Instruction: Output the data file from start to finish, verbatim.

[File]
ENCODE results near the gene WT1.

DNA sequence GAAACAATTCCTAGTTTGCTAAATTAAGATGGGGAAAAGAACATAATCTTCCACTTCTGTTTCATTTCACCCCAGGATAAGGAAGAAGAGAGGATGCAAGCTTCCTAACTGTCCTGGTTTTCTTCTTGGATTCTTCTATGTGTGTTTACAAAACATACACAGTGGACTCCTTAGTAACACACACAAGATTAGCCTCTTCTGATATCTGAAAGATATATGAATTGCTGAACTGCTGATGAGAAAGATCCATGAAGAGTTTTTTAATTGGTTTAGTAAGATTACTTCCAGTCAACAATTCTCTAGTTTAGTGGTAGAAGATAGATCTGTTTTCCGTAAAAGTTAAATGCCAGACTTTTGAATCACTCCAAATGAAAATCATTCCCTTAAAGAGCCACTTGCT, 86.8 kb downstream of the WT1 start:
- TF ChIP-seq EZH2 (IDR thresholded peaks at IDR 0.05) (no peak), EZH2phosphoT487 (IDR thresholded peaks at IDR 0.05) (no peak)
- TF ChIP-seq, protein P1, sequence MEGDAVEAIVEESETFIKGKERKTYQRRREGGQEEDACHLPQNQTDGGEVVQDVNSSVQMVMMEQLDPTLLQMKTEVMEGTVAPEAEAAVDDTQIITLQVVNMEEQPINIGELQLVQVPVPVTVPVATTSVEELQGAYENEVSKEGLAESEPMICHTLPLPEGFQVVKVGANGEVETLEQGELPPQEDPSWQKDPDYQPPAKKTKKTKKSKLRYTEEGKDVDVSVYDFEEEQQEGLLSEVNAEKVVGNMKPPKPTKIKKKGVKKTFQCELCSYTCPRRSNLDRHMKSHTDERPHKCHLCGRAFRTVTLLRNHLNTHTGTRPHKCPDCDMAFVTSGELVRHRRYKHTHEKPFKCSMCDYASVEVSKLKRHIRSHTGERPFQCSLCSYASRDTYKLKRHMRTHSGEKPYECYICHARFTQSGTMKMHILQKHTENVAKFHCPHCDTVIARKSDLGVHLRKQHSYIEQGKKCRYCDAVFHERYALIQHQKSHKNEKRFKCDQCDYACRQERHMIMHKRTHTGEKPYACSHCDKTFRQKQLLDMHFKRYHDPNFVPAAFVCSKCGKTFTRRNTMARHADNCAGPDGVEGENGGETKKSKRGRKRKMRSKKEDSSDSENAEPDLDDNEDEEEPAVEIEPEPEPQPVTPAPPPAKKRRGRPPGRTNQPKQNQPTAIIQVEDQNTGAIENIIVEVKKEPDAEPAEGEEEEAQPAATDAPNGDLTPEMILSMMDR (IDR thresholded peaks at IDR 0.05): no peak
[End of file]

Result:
ENCODE results near the gene WT1.

DNA sequence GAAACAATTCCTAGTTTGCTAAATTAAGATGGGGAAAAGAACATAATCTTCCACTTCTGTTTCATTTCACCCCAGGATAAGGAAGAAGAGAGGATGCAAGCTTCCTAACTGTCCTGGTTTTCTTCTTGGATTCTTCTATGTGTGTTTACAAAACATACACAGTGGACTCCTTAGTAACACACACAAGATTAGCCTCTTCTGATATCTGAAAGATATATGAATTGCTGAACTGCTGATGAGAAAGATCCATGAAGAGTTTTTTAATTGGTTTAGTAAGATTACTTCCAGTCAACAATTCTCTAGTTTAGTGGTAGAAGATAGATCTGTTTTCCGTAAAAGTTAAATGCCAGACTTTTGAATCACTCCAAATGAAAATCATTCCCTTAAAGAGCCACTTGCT, 86.8 kb downstream of the WT1 start:
- TF ChIP-seq EZH2 (IDR thresholded peaks at IDR 0.05) (no peak), EZH2phosphoT487 (IDR thresholded peaks at IDR 0.05) (no peak)
- TF ChIP-seq, protein P1, sequence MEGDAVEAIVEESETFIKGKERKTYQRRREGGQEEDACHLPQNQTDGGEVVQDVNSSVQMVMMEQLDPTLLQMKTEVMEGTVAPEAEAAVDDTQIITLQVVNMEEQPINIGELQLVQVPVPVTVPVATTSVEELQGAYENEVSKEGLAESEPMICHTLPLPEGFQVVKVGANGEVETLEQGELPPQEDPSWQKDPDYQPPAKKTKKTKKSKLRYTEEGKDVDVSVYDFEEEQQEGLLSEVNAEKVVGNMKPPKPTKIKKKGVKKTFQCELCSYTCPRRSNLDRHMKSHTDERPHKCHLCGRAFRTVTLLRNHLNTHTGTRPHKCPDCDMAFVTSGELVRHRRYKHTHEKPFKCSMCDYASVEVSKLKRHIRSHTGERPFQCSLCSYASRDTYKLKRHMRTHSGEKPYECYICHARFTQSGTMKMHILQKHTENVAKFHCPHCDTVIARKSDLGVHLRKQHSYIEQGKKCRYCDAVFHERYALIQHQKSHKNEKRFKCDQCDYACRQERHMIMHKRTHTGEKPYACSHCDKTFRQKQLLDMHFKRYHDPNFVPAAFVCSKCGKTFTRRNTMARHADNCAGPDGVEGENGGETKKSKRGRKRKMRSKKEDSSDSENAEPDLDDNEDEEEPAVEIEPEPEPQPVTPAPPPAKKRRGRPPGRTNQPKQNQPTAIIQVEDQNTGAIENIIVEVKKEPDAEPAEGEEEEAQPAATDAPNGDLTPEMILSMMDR (IDR thresholded peaks at IDR 0.05): no peak